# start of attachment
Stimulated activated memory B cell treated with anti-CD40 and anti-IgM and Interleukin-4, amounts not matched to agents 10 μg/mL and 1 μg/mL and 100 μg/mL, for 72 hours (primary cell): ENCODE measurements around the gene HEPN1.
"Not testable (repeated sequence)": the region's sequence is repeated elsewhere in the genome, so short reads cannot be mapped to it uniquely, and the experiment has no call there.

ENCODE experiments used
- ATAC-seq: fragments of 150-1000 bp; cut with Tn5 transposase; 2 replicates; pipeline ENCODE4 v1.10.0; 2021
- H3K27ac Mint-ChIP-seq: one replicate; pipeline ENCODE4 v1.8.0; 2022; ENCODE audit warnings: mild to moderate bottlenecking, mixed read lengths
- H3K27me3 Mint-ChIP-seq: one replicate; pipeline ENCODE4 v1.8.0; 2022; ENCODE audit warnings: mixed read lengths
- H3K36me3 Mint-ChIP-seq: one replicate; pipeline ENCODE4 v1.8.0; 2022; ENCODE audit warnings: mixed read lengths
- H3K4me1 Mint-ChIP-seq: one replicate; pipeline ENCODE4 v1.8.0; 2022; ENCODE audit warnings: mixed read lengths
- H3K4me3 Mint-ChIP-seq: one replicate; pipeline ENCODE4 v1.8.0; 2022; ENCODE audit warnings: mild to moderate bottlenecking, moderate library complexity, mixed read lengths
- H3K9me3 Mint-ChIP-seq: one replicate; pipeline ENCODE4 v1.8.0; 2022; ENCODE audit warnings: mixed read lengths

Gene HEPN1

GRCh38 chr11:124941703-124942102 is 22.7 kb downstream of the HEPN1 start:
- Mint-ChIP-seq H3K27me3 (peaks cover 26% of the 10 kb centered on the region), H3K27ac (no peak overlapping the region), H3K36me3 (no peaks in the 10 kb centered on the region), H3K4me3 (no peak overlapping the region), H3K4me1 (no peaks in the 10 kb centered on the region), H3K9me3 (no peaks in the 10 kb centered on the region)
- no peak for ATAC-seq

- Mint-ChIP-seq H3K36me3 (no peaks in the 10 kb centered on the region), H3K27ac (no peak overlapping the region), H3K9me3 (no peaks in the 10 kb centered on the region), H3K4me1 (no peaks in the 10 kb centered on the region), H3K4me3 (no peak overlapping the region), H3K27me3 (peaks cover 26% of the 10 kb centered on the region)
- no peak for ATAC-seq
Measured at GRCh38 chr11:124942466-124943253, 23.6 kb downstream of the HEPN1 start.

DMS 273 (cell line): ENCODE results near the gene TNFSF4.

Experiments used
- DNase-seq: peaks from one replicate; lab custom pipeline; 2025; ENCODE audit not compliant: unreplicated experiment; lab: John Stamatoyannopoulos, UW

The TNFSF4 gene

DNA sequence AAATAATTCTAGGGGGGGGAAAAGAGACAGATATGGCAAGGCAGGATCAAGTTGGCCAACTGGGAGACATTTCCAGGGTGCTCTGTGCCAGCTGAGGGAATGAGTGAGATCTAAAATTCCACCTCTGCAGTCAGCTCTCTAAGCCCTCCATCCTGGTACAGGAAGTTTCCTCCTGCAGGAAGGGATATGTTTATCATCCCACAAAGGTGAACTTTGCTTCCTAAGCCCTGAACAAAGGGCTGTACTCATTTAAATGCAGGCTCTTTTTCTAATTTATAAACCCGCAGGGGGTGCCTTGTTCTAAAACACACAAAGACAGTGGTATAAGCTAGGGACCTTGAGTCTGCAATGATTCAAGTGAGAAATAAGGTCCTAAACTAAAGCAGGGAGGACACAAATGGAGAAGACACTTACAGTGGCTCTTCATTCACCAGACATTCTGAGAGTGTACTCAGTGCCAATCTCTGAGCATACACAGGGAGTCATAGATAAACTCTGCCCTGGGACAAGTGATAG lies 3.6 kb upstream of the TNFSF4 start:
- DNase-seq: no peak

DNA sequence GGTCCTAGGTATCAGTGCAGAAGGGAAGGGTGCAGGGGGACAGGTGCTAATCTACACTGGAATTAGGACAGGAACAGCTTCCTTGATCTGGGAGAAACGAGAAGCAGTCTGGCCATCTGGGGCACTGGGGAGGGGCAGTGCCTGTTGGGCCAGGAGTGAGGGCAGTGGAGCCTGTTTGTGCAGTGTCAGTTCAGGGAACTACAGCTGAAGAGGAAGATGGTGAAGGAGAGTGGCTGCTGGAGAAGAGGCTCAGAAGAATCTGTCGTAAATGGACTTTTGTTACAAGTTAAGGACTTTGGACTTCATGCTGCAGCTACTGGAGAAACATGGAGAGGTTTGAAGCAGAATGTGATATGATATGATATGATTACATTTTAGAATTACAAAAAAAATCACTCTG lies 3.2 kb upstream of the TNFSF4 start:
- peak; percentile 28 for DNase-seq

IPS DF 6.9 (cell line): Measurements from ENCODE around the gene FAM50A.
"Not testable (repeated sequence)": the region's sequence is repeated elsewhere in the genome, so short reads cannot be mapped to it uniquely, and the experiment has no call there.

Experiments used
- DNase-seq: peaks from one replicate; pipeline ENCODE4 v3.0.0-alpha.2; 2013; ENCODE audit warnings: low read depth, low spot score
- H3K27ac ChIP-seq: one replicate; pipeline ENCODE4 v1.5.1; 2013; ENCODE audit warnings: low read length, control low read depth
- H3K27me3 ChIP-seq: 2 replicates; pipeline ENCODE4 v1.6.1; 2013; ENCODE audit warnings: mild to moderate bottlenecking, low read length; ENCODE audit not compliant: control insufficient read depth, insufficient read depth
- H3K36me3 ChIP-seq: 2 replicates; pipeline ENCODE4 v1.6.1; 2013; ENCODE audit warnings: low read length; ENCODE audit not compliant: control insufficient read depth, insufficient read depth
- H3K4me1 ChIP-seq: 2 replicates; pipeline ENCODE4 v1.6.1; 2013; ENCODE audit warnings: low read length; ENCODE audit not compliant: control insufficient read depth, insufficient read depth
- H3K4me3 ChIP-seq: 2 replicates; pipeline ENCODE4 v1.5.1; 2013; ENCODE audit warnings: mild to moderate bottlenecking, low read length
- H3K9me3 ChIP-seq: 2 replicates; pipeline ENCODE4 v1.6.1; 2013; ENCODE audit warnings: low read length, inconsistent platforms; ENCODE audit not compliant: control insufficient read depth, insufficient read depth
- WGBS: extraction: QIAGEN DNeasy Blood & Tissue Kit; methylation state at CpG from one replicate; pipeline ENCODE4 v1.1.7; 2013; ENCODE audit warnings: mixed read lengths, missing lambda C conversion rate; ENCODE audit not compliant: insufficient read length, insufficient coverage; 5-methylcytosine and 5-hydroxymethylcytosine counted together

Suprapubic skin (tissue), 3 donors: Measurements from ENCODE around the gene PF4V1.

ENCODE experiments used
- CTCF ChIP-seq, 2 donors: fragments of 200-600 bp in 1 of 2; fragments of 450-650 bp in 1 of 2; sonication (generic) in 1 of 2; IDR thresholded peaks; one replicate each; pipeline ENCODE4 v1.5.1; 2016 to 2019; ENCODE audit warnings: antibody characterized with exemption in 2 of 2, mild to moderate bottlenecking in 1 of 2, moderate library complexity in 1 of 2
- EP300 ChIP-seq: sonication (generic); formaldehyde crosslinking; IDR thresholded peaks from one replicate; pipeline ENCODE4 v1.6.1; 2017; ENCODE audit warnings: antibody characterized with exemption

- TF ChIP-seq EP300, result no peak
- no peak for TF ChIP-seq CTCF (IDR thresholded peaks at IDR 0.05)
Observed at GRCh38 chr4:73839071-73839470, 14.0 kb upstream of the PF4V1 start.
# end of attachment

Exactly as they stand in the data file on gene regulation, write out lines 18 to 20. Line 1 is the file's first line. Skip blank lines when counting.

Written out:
DMS 273 (cell line): ENCODE results near the gene TNFSF4.

Experiments used
- DNase-seq: peaks from one replicate; lab custom pipeline; 2025; ENCODE audit not compliant: unreplicated experiment; lab: John Stamatoyannopoulos, UW